I do like the wine list, it’s heavily curated and I’m sure its because they want to refresh it every so often based on the balance of auctioneer’s activity (Any takers for my case of 07 Clos Ste Hune?). Stuff that caught my eye were ’89 L’Evangile, ’85 Lynch Bages, ’01 Clos des Papes, ’04 Pug-Mont Clavaillion Leflaive, ’01 Pingus 2nd wine and ’04 Vega Sicilia Alion. The prices are reasonable – for a restaurant – all the listed wines were under £200 a bottle. The pricing is as good as The Square. Although, it’d be difficult to savour them, given dinner only occurs on Thursdays, otherwise you’d have to convince some mates to take the weekday afternoon off. A crystal ball tells me that they may slowly open up more supper nights.
However, their by the glass menu is less exciting. They keep an enomatic machine in the downstairs bar though on my visit, there was hardly anything stand out. I drank a glass of Albarino by Bodegas Terras Gauda for £8. It was ok. No coravin in sight.
And so to last words on the cooking. Produce driven, careful, fragile, detail orientated cooking to achieve blinding simplicity. Dare I say, Tom’s cuisine has more in common with Kaiseiki’s care for natural flavours than the clear Scandinavian lineage. Or maybe both are similar in spirit, in the way it respects the essence of the ingredient. Of course, this style of cooking is hardly fringe, it’s an established style pursued by many. Many of his London peers – including his old boss – have found an audience for it. Personally, I believe it requires great skill (and a great palate) to produce greatness out of this minimalism. I mean, small missteps can easily turn into bland dishes. But when its right, it boggles the mind. It’s like sampling the perfect zuke akami sushi. When perfection strikes, it’s never a clear cut sensation. It’s all the subtle, complex gradations of flavours, tonality, range, depth, brain cells firing in all directions, Ratatouille scene, you get it.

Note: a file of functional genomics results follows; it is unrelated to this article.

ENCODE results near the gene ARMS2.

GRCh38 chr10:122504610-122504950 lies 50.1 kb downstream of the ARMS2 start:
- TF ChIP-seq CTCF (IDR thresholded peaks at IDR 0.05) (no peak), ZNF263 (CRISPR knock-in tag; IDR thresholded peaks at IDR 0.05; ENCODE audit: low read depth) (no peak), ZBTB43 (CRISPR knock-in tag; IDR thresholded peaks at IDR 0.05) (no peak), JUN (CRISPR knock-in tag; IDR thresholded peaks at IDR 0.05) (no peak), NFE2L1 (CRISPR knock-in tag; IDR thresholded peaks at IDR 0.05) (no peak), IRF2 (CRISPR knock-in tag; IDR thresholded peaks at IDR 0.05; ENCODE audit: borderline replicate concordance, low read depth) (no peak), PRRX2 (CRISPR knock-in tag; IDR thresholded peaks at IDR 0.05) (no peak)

Some restaurants assault the senses by bombardment on the grandest scale and there’s nothing wrong with that, but Bonhams’s flair is of a different sort completely. Tom’s craft is sophisticated espionage, executed with the kind of evocative suaveness that infiltrates your senses with assured harmony. Every dish leaves your palate with the lingering phantom of fresh produce and excellently paired flavours. Such a lust for more. I love it. I want it back. That’s right, I’ve totally lost the plot. It really was that good. I’m a fan. This is the best lunch of 2015 – there have been a few gems this year – and I urge you to put this high on your list.
Lunch Mon-Fri, Supper Club on Thursdays only
7 Haunch of Venison Yard W1K 5ES
Tel : +44 20 7468 5868
Tube : Bond Street